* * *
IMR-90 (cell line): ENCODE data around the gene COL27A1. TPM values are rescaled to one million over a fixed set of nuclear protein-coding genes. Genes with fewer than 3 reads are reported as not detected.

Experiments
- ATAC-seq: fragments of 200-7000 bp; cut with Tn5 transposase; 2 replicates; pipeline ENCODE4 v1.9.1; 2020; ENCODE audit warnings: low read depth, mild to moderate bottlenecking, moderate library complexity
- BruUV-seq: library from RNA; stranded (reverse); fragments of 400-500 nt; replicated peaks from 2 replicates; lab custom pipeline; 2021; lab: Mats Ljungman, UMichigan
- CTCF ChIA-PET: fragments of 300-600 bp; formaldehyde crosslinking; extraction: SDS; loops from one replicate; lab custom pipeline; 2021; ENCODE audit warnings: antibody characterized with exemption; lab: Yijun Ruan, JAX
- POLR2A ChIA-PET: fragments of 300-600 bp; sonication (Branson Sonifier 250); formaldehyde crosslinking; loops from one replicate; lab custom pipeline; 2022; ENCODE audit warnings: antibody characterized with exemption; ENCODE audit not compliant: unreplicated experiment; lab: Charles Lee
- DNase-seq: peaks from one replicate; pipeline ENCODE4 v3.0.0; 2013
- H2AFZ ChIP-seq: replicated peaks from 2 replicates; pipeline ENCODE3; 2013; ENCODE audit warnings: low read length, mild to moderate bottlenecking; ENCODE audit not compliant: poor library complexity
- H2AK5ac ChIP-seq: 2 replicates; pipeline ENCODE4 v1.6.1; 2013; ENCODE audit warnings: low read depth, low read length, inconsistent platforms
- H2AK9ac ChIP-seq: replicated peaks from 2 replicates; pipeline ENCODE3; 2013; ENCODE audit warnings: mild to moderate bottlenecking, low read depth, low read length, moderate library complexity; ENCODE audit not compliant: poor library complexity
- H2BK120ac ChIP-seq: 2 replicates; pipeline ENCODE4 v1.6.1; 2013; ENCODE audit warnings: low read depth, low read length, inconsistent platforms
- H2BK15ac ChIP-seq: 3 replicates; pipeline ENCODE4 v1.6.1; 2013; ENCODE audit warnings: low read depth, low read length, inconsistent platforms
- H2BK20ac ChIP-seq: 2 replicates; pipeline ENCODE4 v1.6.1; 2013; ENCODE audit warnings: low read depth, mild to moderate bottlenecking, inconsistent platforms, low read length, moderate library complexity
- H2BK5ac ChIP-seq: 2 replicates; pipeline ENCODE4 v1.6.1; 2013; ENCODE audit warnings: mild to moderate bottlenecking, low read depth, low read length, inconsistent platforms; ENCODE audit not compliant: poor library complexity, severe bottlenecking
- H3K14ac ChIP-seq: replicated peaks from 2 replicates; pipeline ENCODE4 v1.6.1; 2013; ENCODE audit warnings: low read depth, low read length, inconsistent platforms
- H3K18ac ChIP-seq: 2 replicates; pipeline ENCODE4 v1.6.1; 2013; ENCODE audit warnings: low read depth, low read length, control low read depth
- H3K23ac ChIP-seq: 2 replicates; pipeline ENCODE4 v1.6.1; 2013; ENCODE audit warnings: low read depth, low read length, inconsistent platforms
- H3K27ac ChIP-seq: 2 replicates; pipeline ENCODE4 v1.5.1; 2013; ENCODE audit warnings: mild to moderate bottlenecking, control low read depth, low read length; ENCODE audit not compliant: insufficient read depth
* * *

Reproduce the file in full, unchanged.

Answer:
IMR-90 (cell line): ENCODE data around the gene COL27A1. TPM values are rescaled to one million over a fixed set of nuclear protein-coding genes. Genes with fewer than 3 reads are reported as not detected.

Experiments
- ATAC-seq: fragments of 200-7000 bp; cut with Tn5 transposase; 2 replicates; pipeline ENCODE4 v1.9.1; 2020; ENCODE audit warnings: low read depth, mild to moderate bottlenecking, moderate library complexity
- BruUV-seq: library from RNA; stranded (reverse); fragments of 400-500 nt; replicated peaks from 2 replicates; lab custom pipeline; 2021; lab: Mats Ljungman, UMichigan
- CTCF ChIA-PET: fragments of 300-600 bp; formaldehyde crosslinking; extraction: SDS; loops from one replicate; lab custom pipeline; 2021; ENCODE audit warnings: antibody characterized with exemption; lab: Yijun Ruan, JAX
- POLR2A ChIA-PET: fragments of 300-600 bp; sonication (Branson Sonifier 250); formaldehyde crosslinking; loops from one replicate; lab custom pipeline; 2022; ENCODE audit warnings: antibody characterized with exemption; ENCODE audit not compliant: unreplicated experiment; lab: Charles Lee
- DNase-seq: peaks from one replicate; pipeline ENCODE4 v3.0.0; 2013
- H2AFZ ChIP-seq: replicated peaks from 2 replicates; pipeline ENCODE3; 2013; ENCODE audit warnings: low read length, mild to moderate bottlenecking; ENCODE audit not compliant: poor library complexity
- H2AK5ac ChIP-seq: 2 replicates; pipeline ENCODE4 v1.6.1; 2013; ENCODE audit warnings: low read depth, low read length, inconsistent platforms
- H2AK9ac ChIP-seq: replicated peaks from 2 replicates; pipeline ENCODE3; 2013; ENCODE audit warnings: mild to moderate bottlenecking, low read depth, low read length, moderate library complexity; ENCODE audit not compliant: poor library complexity
- H2BK120ac ChIP-seq: 2 replicates; pipeline ENCODE4 v1.6.1; 2013; ENCODE audit warnings: low read depth, low read length, inconsistent platforms
- H2BK15ac ChIP-seq: 3 replicates; pipeline ENCODE4 v1.6.1; 2013; ENCODE audit warnings: low read depth, low read length, inconsistent platforms
- H2BK20ac ChIP-seq: 2 replicates; pipeline ENCODE4 v1.6.1; 2013; ENCODE audit warnings: low read depth, mild to moderate bottlenecking, inconsistent platforms, low read length, moderate library complexity
- H2BK5ac ChIP-seq: 2 replicates; pipeline ENCODE4 v1.6.1; 2013; ENCODE audit warnings: mild to moderate bottlenecking, low read depth, low read length, inconsistent platforms; ENCODE audit not compliant: poor library complexity, severe bottlenecking
- H3K14ac ChIP-seq: replicated peaks from 2 replicates; pipeline ENCODE4 v1.6.1; 2013; ENCODE audit warnings: low read depth, low read length, inconsistent platforms
- H3K18ac ChIP-seq: 2 replicates; pipeline ENCODE4 v1.6.1; 2013; ENCODE audit warnings: low read depth, low read length, control low read depth
- H3K23ac ChIP-seq: 2 replicates; pipeline ENCODE4 v1.6.1; 2013; ENCODE audit warnings: low read depth, low read length, inconsistent platforms
- H3K27ac ChIP-seq: 2 replicates; pipeline ENCODE4 v1.5.1; 2013; ENCODE audit warnings: mild to moderate bottlenecking, control low read depth, low read length; ENCODE audit not compliant: insufficient read depth